Brancusi's first version of Le baiser, executed in 1907-1908, is widely recognized as one of the seminal works in the sculptor's oeuvre. Depicting two figures locked in an intimate embrace, the sculpture inaugurated one of Brancusi's most enduring themes, generating a series of celebrated variations over a span of four decades. Sidney Geist asserts, "The Kiss may be considered as the opening movement in Brancusi's career as a mature artist" (op. cit., 1969, p. 41), while Anna Chave continues, "Most critics have viewed The Kiss as marking the greatest watershed in the artist's career" (op. cit., p. 59). Brancusi himself viewed the sculpture as a turning point in his work. He referred to it as his "road to Damascus" (a reference to the apostle Paul's conversion to Christianity) and used the motif throughout his life as a form of signature on letters, calling cards, and other mementos. In a monograph devoted to the sculpture, Geist writes:
With the carving of The Kiss, Brancusi, by a supreme effort of will, intelligence, and imagination, leaps out of his past. Nothing, or very little, in his earlier work prepares us for its special poetry, its unobtrusive, densely packed invention. Placed against everything that precedes it, The Kiss gives the impression of issuing from a new hand. The Kiss not only marked the opening of Brancusi's mature phase, it was a seminal work which excited continuous and various influence on the development of the oeuvre. The Kiss is, indeed, the cornerstone of a major body of sculpture of our time (op. cit., 1978, pp. 1, 83).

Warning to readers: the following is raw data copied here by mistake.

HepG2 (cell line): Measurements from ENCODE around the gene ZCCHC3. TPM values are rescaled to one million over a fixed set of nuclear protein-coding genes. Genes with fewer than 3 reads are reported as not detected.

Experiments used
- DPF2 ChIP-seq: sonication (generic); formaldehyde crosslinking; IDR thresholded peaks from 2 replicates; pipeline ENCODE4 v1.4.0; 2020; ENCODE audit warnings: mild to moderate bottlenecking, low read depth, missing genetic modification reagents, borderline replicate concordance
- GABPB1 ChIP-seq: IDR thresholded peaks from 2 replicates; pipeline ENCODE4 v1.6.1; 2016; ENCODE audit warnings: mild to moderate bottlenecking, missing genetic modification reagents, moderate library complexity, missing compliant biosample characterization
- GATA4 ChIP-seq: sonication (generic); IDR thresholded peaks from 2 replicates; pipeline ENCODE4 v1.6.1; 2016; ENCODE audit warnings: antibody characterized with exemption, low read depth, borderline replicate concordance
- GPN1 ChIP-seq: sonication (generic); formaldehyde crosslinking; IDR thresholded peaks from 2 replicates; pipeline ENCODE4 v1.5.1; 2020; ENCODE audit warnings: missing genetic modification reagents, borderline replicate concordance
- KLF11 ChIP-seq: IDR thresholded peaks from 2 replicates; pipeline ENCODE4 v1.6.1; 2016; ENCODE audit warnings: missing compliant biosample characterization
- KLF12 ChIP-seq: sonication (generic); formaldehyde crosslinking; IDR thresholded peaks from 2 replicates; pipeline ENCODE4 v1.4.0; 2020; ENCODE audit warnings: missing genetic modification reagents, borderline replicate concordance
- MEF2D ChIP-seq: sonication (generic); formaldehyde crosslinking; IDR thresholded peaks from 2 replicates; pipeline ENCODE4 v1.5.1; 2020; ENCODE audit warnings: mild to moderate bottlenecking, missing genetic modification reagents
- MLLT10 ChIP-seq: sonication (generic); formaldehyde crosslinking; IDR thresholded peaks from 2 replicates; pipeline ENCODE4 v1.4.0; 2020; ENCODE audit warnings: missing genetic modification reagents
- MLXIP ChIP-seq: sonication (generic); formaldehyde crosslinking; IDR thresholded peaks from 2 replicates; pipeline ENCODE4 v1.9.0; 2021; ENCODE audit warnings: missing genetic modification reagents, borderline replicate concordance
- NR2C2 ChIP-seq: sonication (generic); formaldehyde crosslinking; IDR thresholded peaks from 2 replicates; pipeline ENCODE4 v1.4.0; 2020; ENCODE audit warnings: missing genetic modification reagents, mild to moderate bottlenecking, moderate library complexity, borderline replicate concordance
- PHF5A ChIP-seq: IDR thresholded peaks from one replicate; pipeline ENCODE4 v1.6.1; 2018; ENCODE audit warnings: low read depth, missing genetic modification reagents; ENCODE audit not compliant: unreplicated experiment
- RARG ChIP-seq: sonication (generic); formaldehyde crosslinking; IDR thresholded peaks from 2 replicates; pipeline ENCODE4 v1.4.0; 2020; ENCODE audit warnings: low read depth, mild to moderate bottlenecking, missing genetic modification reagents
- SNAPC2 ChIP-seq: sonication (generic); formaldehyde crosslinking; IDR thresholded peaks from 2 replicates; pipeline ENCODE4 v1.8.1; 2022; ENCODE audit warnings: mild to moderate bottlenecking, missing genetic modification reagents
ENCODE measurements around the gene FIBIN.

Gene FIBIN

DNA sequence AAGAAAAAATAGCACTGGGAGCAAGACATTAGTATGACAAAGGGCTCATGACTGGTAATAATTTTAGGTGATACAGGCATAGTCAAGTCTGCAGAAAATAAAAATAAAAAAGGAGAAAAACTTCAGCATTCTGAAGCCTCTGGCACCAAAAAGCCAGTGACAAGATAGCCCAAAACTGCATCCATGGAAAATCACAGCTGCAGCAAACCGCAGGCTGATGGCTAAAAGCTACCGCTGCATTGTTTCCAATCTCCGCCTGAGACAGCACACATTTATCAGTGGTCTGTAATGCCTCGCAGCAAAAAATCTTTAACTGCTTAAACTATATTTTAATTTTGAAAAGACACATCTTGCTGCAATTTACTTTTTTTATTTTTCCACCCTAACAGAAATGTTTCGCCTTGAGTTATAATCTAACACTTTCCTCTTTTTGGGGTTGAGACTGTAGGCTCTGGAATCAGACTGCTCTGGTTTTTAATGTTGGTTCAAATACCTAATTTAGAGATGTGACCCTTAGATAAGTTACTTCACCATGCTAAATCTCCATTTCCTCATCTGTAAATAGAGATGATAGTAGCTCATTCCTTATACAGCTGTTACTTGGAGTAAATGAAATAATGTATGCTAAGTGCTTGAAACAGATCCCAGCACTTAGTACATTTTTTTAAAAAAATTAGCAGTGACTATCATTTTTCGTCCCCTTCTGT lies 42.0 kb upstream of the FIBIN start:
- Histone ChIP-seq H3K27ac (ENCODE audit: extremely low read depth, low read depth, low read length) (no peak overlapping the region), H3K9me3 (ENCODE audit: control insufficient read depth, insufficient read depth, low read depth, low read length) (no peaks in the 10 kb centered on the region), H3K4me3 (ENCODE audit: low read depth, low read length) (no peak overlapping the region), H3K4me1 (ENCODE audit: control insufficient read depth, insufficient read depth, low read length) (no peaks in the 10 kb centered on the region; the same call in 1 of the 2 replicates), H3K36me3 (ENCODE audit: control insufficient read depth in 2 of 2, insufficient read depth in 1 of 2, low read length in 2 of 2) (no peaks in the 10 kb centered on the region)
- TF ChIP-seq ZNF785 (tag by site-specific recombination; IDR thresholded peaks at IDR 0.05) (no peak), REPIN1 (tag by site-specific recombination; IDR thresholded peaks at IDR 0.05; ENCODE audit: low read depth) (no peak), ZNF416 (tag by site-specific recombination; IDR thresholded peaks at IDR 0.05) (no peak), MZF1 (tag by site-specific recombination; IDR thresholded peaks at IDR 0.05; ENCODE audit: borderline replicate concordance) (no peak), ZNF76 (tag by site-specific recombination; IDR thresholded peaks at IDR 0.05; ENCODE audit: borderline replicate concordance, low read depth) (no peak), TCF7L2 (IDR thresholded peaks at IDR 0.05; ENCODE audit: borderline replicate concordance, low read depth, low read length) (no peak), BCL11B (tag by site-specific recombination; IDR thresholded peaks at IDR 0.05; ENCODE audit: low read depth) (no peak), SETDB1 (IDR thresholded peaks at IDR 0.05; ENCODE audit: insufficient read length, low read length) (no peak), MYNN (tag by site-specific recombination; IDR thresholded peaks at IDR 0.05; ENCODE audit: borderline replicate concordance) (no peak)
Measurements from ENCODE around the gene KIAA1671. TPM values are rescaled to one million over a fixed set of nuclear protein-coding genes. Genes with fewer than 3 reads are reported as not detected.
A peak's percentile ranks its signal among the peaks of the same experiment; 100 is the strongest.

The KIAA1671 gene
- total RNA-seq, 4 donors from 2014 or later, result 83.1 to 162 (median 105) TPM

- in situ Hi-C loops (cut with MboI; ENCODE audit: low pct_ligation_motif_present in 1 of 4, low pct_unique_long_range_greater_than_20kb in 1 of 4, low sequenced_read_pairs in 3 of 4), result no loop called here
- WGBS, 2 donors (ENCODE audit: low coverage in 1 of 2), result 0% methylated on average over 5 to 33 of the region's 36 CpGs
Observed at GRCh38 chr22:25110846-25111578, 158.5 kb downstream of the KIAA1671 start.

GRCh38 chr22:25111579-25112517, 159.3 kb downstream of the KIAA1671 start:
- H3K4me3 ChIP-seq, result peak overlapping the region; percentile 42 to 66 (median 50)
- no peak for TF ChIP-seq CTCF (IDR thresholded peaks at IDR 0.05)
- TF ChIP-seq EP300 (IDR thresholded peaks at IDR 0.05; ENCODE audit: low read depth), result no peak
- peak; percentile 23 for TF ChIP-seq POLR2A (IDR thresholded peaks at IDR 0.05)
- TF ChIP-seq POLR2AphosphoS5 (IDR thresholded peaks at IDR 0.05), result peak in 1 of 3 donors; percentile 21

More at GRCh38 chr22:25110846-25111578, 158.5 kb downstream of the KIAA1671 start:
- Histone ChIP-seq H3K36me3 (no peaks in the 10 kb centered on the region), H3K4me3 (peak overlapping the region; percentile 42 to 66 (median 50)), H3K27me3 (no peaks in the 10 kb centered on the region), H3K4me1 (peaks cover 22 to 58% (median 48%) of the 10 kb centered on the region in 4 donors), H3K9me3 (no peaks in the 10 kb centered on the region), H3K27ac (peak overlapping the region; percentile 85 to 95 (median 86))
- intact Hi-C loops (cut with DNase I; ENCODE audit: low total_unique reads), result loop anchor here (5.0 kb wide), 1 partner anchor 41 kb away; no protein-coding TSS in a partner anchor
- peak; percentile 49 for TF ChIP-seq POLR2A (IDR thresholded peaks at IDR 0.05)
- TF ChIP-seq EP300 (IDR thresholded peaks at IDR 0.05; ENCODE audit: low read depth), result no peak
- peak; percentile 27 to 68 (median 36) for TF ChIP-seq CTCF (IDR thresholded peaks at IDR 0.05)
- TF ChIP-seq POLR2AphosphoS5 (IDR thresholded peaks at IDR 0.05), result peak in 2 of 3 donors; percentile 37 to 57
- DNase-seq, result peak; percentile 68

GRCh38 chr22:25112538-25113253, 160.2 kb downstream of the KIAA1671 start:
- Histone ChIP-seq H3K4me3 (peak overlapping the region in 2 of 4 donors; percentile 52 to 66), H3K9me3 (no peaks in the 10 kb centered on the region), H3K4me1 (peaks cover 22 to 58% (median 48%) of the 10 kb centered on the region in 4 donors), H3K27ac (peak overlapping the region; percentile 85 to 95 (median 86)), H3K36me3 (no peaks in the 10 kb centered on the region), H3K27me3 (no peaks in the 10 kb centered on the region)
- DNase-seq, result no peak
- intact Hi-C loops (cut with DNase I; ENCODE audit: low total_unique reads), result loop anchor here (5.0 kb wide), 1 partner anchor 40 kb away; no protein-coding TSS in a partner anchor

Brancusi arrived in Paris in the summer of 1904, having walked there from his native Romania. During his first three years in the French capital, he produced at least fifty sculptures, many of them heavily influenced by Rodin. In March of 1907, he took a job as a pointing technician in Rodin's studio, transferring the master's compositions from clay into stone. He left after only a month, however, proclaiming, "Nothing grows under big trees" (quoted in F.T. Bach, op. cit., 1995, p. 39). At the end of 1907, perhaps with the intention of definitively escaping Rodin's influence, Brancusi abandoned modeling and adopted direct carving, the technique that he would employ almost exclusively for the remainder of his career. Newly popular at the start of the twentieth century among avant-garde artists such as Picasso and Derain (fig. 1), the process of cutting directly into stone or wood reflected the taste for the "primitive" pioneered in the painting and sculpture of Paul Gauguin. In contrast to the refined, professional Western tradition of modeling and casting sculpture, direct carving was thought to convey a sense of immediacy and authenticity. As Brancusi himself famously declared, "Direct cutting [taille directe] is the true road to sculpture" (quoted in C. Giménez, op. cit., p. 129). Brancusi's earliest direct carving was a stone head of a girl, the present whereabouts of which are unknown. The limestone version of the present sculpture, now housed in the Muzeul de Arta in Craiova, Romania, was probably the second. The present work is one of eight plasters that Brancusi cast from the Craiova sculpture shortly after its creation.